You know what they say: if you’re not getting your way, form special committees to do your bidding. Ok, maybe nobody says that, but that’s what NBA commissioner David Stern is doing.
Stern has made a special “competition committee” that will take rule-making decisions out of the hands of the league’s 30 General Managers, and place it in the hands of a group selected by Stern consisting of GMs, owners and coaches.
“Stern is looking for more control,” said a source. “He hasn’t been able to get some things done because he’s had to deal with 30 general managers and he can’t control them. But now he has his people on the committee.”
The committee consists of: owners Dan Gilbert (Cleveland) and Joe Lacob (Golden State); GMs Bryan Colangelo (Toronto), Mitch Kupchak (L.A. Lakers), Kevin O’Connor (Utah) and Sam Presti (Oklahoma City); and coaches Rick Carlisle (Dallas), Lionel Hollins (Memphis) and Doc Rivers (Boston).
The GMs will still get to vote, but in the past, rule changes wouldn’t even make it to a vote unless they wanted a change. This will make it easier for Stern to get things accomplished. The committee is expected to take a look at two big rule changes right away: goaltending and flopping.
Stern wants to adopt the international rule for goaltending where you can knock the ball off the rim or backboard without it being counted as a bucket. After watching some international basketball, it takes some getting used to and the players will have to make some adjustments, but I’m not opposed to the idea.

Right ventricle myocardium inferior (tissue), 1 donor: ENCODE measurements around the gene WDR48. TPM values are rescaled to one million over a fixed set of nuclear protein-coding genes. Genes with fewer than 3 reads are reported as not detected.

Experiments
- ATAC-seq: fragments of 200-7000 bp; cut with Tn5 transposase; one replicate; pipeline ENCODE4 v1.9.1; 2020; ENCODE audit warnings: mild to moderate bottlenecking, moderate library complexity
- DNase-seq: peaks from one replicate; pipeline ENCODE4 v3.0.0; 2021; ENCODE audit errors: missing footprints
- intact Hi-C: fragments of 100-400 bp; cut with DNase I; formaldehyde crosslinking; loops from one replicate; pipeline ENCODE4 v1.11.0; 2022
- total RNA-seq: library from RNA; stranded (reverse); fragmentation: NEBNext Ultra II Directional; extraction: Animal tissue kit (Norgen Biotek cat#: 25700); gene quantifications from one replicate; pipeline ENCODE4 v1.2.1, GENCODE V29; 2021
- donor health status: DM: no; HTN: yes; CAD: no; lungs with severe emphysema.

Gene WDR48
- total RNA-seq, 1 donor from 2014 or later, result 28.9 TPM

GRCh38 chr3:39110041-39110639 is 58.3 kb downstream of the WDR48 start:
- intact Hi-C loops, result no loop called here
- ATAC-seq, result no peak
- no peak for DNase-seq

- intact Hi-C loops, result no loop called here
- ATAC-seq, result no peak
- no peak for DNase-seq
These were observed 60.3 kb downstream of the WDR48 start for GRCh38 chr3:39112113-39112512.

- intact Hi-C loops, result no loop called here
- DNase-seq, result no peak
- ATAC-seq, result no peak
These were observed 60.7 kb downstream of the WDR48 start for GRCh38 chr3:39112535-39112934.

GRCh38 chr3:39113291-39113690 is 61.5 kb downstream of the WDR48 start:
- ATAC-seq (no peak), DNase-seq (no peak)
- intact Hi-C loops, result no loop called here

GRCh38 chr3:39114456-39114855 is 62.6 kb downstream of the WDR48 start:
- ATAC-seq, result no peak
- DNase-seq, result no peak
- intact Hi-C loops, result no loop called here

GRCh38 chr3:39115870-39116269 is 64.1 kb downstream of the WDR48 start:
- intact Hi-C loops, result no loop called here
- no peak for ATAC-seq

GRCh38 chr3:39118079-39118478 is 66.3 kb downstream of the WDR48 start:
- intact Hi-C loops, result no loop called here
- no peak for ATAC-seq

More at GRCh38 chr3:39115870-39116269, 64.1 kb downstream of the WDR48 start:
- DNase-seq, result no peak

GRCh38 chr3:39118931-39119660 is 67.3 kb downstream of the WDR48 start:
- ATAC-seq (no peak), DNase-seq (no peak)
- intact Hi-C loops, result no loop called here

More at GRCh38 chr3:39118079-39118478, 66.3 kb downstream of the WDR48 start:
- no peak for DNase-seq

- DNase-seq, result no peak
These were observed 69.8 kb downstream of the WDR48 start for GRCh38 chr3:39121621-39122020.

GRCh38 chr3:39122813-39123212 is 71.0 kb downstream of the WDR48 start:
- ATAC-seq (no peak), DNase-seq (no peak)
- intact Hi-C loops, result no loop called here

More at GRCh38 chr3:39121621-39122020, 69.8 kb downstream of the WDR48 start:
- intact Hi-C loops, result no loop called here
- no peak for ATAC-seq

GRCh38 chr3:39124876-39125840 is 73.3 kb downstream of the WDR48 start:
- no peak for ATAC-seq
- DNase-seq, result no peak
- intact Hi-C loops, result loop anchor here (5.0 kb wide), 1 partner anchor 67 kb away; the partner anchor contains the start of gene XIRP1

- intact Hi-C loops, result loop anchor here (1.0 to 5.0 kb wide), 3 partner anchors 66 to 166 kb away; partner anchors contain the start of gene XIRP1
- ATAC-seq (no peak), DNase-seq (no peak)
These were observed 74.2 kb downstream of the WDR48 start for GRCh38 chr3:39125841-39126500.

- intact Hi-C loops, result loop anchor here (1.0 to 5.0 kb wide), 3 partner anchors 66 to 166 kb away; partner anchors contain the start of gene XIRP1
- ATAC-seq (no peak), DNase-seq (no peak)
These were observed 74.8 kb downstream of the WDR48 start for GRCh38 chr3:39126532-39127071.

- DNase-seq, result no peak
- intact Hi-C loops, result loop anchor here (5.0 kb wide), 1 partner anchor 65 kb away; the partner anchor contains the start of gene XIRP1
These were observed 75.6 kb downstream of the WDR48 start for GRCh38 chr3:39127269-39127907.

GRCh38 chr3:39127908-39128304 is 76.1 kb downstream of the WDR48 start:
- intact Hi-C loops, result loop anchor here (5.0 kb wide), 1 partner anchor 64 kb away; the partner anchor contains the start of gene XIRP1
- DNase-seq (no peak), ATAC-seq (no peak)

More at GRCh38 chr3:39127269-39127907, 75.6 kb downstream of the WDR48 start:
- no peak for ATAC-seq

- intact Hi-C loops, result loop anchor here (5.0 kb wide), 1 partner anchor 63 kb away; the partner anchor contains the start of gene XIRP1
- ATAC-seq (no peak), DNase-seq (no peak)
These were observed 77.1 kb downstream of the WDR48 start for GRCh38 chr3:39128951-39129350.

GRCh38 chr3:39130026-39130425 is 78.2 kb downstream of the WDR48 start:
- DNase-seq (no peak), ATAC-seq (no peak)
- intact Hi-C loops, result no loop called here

In terms of flopping, Stern wants to implement fines and even suspensions for players who do a little more acting than playing. He says he’s tried to sell this idea before but got shot down.
“I think it’s time to look at (flopping) in a more serious way, because it’s only designed to fool the referee,” Stern told ABC during Game 1 of the Heat-Pacers semifinal series. “It’s not a legitimate play in my judgment. I recognize if there’s contact (you) move a little bit, but some of this is acting. We should give out Oscars rather than MVP trophies.”
I’m interested to see how Stern wants to enforce this. Yes, there are some blatant flops in the NBA, but how do you train a ref to look for that? And if you decide to just punish after the game is over, that doesn’t make up for a missed call during the game. Flopping is such an arbitrary judgment call that this type of rule change will be very tough to enforce. I definitely would like to see less acting and more playing, but the NBA may be taking on more than they can handle here. Imagine how many players would want to appeal a suspension for flopping. This has the potential to get out of hand.